Tuesday, June 2, 2009

A Little Flour and Sugar

One of my favorite things to do is bake bread. I love it. It just is so warm, inviting, comforting and yummy. No wonder it's been a staple in our diet for so many centuries...I think God knit the need for this amazing food into our very souls--at least He did into mine. I have made so many different kinds of bread and it's been a great experience. They haven't all turned out. Numerous times I have forgotten to add salt (which turns out a very bland bread) mostly because I've been trying to do too many things at once, and other times I've let it rise too long and it ended up in a puddle of goodness all over my counter. But even with the blunders, it's all fun for me. When I'm in a bad mood I usually try to bake something. It usually puts a smile on my face. My neighbor says that "It's amazing what a little flour and sugar can do for the soul!"

A few years back I started making our sandwich bread because it was cheap and after making the first batch, I just couldn't buy bread again--it was just too good. This is seriously the best sandwich bread and it's so easy to make. You can really mess it up and it still comes out well. It can take a beating. I'm not saying all of you need to start making your own bread and grinding your own flour or anything. But really, it's a treat. You should try it. Your children will thank you. Mine can't eat it fast enough. And you may find that you like making it more than you thought you would.

Cheers to all the peanut butter and jelly's yet to be made!

Childhood Bread
Hot Providence Cookbook
By Rachel Jankovic

2/3 c. oil
2/3 c. honey
4 tsp. salt
5 c. warm water (110-115 degrees)
13-14 c. flour
2 tbsp. yeast

Just a note: I usually half this recipe and make it two loaves at a time. It works just fine. You can make the full recipe and you'll get four regular size loaves. My KitchenAid (I have the biggest size) can barely pull off the full recipe. If you have the standard size, I would suggest halving the recipe.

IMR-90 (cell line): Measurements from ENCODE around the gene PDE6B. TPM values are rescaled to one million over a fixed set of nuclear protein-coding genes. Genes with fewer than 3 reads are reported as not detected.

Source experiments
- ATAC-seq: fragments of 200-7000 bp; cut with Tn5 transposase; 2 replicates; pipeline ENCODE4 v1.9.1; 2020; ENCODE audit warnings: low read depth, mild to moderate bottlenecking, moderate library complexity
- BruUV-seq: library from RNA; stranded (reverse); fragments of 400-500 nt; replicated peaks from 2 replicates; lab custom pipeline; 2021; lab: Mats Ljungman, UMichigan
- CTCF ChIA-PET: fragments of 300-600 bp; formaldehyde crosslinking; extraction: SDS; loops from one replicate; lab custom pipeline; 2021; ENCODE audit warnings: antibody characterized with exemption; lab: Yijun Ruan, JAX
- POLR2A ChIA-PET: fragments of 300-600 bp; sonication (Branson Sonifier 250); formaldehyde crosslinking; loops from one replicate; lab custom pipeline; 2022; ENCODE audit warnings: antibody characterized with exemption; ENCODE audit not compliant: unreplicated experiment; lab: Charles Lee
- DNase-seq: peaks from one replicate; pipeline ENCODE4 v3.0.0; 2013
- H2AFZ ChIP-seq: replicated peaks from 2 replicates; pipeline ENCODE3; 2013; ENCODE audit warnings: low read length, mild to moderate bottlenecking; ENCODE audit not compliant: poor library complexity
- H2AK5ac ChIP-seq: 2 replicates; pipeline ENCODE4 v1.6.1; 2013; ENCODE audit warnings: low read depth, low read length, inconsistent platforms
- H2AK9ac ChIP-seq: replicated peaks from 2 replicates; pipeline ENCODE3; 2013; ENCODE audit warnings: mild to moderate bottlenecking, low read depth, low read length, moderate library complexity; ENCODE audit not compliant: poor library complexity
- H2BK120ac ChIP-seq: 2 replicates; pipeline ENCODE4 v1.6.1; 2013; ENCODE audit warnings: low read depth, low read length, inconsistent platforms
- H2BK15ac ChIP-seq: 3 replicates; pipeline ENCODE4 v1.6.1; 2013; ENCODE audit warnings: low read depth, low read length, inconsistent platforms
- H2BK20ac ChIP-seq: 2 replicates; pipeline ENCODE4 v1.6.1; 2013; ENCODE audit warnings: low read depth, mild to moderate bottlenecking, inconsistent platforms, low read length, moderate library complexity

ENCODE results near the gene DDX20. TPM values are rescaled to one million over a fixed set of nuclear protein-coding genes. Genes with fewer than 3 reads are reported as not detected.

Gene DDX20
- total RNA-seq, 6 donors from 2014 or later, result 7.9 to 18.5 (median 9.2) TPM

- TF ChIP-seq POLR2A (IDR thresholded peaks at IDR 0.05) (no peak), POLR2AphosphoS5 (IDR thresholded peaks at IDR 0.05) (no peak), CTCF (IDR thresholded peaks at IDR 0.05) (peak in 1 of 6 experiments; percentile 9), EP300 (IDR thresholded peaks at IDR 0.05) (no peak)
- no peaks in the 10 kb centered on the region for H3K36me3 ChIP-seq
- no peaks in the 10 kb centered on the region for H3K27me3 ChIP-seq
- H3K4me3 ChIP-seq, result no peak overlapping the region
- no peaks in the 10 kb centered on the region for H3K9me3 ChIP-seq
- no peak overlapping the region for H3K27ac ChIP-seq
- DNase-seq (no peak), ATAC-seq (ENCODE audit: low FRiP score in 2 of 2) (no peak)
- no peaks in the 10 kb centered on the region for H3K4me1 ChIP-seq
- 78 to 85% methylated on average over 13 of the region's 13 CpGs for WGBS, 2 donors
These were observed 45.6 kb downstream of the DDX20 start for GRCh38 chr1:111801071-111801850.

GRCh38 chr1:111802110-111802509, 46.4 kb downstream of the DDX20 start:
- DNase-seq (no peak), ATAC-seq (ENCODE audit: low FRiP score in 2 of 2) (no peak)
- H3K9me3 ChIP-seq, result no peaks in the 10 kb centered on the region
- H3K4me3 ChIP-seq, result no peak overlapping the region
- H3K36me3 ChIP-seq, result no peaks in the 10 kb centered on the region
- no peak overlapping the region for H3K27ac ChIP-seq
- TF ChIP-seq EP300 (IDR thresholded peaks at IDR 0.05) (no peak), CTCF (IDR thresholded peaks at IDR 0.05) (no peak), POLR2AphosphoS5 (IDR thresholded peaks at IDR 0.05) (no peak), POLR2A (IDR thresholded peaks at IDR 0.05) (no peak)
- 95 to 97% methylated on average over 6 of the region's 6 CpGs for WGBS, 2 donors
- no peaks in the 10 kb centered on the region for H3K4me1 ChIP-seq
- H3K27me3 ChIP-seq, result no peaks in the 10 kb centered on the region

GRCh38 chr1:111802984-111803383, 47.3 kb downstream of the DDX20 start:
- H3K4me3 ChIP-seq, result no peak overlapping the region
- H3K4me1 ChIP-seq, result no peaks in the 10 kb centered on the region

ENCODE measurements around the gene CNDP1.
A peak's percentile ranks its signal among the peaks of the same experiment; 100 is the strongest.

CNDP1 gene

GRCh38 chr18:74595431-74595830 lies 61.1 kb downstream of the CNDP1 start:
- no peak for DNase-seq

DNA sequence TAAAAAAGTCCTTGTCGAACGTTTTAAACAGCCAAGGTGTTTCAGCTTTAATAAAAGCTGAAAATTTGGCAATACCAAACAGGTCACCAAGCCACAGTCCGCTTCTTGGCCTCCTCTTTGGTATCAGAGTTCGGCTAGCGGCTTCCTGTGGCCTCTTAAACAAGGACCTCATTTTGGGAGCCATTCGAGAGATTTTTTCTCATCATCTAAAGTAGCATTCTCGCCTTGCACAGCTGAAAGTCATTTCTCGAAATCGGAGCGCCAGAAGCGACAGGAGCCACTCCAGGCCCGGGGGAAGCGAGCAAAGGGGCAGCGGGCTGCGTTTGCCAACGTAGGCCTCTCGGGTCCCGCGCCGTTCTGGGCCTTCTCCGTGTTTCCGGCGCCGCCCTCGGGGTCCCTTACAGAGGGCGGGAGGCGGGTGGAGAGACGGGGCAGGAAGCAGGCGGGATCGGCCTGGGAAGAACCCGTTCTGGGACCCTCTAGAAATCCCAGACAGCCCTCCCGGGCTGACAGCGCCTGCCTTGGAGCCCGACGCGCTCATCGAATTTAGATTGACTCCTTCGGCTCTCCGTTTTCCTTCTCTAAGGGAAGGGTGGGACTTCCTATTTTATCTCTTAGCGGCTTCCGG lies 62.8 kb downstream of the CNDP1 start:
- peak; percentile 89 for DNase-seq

Mix together all the sloppy stuff, yeast and salt in mixer or large bowl. Add some flour and let sit a few minutes to proof the yeast. Feel free to add leftover cooked oatmeal (if you have any) at this stage. Add the rest of the flour and knead until a soft dough forms. You will probably have to add more flour. Put it into a large greased bowl. Flip the dough over to grease the top, cover and let sit somewhere warm for about an hour. Punch it down. Separate into four balls. Lightly flour your counter and roll each loaf out into a rectangle about 18 inches long and as wide as your pan is long. Roll up snugly, avoiding air bubbles. Pinch to seal the ends and the bottom seam of the loaf. Set the loaves in the greased pans. Cover and let rise until almost doubled. Bake at 375 degrees for 20-30 minutes, or until the top is nicely browned and bottom thumps a hollow sound. Cool on racks, and either eat immediately or freeze, or both.

Note: This bread is very flexible- feel free to go all whole wheat or all white. You can also add a couple eggs, substitute brown sugar for the honey, or add powdered milk.

This recipe is in the Hot Providence cookbook which is one of my favorites but is out of print! I hope you enjoy your bread. If you have any questions about making it, leave a comment and I'll help you if I can.

1 comment:

  1. Nikki- I just copied and printed this recipe. I am going to try it! Wish me luck ... someone who got a breadmaker for Christmas 4 years ago and has never made bread even with that! I will let you know how my maiden voyage of bread making goes :)